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OPINION: TikTok is watching

This article expresses the views of its author(s), separate from those of this publication. Readers are encouraged to comment or submit a Letter to the Editor to share their opinions. To submit a Letter to the Editor, follow the instructions here

The Chinese government controls every company within its borders, including TikTok’s parent company ByteDance which is headquartered in Beijing. People should be aware of the personal data they’re signing away, especially when that data is likely headed for the Chinese Communist Party.

I’m not calling for a sudden universal ban on TikTok across the U.S. Instead, the West should launch a collective investigation into the platform and learn if there’s any foul play embedded in the app. Even so, immediate bans do have their place when security risks are especially serious such as within our government and military. Already, there is a documented incident where ByteDance was caught spying on the actions of Forbes journalists.

Where does that leave American users?

In recent months, the answer to that question has become far more convoluted. But the effects of it are felt right here at UNF.

A central reason for this convolution is Project Texas. After mounting pressure from our government, TikTok agreed to have all U.S. data deleted from Chinese servers and all new data stored exclusively on Oracle servers in Texas. Problem solved!

Unless the government that runs concentration camps in Xinjiang and has secret police stations in the U.S. is capable of lying.

(Solen Feyissa/Unsplash)

Why does China having direct access to U.S. pop culture matter? TikTok seems harmless enough. After all, if people are posting videos to the service, they don’t mind them being public.

But most TikTok users are likely unaware that agreeing to its terms of service gives the platform access to their “IP address, geolocation data, unique device identifiers and search history.” Do you care if the Chinese government has access to this information? Protecting that data is a central reason why the Florida Board of Governors banned the site last April. Case in point, try to access the link above on UNF Wi-Fi.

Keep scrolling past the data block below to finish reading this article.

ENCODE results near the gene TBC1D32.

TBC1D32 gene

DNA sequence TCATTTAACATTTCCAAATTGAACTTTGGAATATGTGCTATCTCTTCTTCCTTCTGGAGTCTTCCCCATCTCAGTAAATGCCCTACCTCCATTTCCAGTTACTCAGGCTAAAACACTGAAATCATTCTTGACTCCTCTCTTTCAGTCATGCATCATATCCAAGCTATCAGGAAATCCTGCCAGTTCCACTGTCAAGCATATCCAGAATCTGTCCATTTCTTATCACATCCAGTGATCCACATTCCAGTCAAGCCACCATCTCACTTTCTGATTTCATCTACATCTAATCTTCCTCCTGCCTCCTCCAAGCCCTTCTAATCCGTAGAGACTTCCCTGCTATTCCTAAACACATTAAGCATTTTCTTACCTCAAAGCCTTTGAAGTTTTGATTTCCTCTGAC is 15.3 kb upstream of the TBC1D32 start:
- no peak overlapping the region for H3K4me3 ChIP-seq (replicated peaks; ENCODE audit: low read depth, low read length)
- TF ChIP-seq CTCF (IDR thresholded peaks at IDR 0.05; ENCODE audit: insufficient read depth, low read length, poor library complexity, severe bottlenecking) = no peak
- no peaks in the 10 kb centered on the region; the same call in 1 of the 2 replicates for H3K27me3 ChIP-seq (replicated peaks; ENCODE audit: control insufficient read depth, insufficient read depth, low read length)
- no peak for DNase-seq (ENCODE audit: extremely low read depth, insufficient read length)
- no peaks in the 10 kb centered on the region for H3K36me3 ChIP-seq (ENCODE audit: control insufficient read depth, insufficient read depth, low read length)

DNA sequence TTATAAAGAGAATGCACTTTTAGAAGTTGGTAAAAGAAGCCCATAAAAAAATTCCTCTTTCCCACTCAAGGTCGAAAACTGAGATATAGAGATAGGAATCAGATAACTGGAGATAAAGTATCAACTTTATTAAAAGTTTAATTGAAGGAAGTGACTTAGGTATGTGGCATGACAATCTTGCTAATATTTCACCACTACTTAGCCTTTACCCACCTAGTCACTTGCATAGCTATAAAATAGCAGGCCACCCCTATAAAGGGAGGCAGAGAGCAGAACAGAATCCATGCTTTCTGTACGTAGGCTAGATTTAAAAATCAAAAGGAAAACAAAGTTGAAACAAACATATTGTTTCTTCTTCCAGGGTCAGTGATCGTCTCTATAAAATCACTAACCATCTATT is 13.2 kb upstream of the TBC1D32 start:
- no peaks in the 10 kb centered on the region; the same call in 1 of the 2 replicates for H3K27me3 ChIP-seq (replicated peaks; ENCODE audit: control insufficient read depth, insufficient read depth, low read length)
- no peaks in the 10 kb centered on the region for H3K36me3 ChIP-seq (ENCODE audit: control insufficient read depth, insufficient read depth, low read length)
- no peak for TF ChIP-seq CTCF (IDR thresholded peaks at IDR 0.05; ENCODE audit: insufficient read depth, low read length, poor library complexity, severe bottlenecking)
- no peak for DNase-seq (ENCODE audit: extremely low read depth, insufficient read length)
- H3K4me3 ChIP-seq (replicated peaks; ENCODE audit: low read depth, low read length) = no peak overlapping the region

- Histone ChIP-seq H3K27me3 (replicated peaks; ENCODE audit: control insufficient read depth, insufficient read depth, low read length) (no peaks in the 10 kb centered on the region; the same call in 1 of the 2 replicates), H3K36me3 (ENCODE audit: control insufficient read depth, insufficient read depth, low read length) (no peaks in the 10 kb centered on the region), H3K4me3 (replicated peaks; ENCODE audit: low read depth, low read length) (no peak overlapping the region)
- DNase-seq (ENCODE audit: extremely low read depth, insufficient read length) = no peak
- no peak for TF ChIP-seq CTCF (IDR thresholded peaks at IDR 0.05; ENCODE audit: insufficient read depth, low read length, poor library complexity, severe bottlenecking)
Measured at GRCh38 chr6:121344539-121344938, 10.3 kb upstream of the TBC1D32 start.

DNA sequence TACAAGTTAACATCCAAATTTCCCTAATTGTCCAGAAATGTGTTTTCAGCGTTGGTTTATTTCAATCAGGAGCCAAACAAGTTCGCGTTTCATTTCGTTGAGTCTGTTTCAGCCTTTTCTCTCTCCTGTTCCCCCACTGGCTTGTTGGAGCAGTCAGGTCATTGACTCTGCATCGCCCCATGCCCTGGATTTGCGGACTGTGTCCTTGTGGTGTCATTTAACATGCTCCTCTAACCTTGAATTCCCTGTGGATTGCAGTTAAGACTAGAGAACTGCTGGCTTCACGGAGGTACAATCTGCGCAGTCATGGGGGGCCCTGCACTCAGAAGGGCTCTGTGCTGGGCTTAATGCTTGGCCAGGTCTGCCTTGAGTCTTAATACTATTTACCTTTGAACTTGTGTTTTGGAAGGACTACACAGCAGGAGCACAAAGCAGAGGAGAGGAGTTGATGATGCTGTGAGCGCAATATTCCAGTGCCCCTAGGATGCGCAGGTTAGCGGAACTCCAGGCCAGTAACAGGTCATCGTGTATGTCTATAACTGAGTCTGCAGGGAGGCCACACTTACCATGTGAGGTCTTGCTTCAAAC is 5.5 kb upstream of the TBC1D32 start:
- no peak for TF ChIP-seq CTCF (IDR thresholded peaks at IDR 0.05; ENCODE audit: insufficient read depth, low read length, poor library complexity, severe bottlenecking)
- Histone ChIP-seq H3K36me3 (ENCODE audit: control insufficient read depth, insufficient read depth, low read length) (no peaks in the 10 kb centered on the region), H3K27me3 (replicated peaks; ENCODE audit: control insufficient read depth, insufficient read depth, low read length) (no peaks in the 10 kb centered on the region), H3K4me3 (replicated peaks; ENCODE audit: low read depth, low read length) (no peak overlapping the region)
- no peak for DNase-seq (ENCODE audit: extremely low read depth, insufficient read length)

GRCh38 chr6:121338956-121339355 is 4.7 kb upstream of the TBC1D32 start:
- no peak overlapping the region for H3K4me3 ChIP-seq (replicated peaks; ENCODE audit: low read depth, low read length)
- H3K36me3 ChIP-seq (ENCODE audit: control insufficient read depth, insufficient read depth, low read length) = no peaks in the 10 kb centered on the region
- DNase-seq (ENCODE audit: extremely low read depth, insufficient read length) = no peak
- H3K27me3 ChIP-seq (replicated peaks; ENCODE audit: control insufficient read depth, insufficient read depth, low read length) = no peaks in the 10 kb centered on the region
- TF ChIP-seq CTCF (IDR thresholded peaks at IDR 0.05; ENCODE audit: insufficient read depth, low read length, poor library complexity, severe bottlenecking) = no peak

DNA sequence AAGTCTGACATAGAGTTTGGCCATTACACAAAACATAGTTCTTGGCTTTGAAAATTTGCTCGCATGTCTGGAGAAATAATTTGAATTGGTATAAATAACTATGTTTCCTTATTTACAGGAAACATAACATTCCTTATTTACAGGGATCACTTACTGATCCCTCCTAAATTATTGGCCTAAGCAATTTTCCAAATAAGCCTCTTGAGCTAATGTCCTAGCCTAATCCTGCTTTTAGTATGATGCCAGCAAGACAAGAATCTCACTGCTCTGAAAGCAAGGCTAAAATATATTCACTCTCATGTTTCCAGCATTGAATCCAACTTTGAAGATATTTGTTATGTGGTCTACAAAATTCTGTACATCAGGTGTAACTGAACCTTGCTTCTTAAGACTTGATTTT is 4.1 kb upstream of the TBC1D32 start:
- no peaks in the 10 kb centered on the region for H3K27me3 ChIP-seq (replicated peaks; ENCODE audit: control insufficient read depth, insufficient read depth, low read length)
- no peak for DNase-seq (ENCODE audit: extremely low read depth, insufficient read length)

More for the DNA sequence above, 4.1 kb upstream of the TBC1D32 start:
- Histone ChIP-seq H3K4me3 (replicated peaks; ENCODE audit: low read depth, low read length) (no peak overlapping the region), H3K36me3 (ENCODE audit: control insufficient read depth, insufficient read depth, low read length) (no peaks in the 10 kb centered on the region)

Everyone should have a choice on where and to whom their digital data goes. Unfortunately, that’s not the world we live in. Every tech giant including Google, Instagram, and Apple collects user data to sell to advertisers or enhance their own algorithms.

So, what makes China different, at least to the “average” American? As of now, the answer is largely unknown. The security risks are obvious for those holding government positions, but it’s unclear how China seeing a viral dance remix directly affects anyone’s life. 

An inconspicuous answer is digital “brain drain.” In China, TikTok looks far different than it does in the United States, especially for children. Children under 14 are only allowed on the site for 40 minutes a day and are shown either patriotic or educational content; these restrictions are not in place for other countries.

When a poll covered on 60 Minutes asked children in the U.S. and China about their career aspirations, their answers were starkly different. The top choice for American children was a social media influencer, whereas in China it was an astronaut.

TikTok can be a fun pastime and a digital library of information, but it can also dampen ambition and lead to a spring of unproductivity, especially among children. 

Within the past decade, digital footprints had expanded past adults and began encompassing many minors as well. In the case of TikTok, these newer footprints plausibly have a much farther range than most would assume. 

If the CCP potentially collecting extensive information on TikTok users doesn’t sound appealing, Instagram Reels might be for you.


For more information or news tips, or if you see an error in this story or have any compliments or concerns, contact [email protected].

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About the Contributor
Jace Brown
Jace Brown, Opinions Reporter
Jace Brown is an opinions reporter for Spinnaker.

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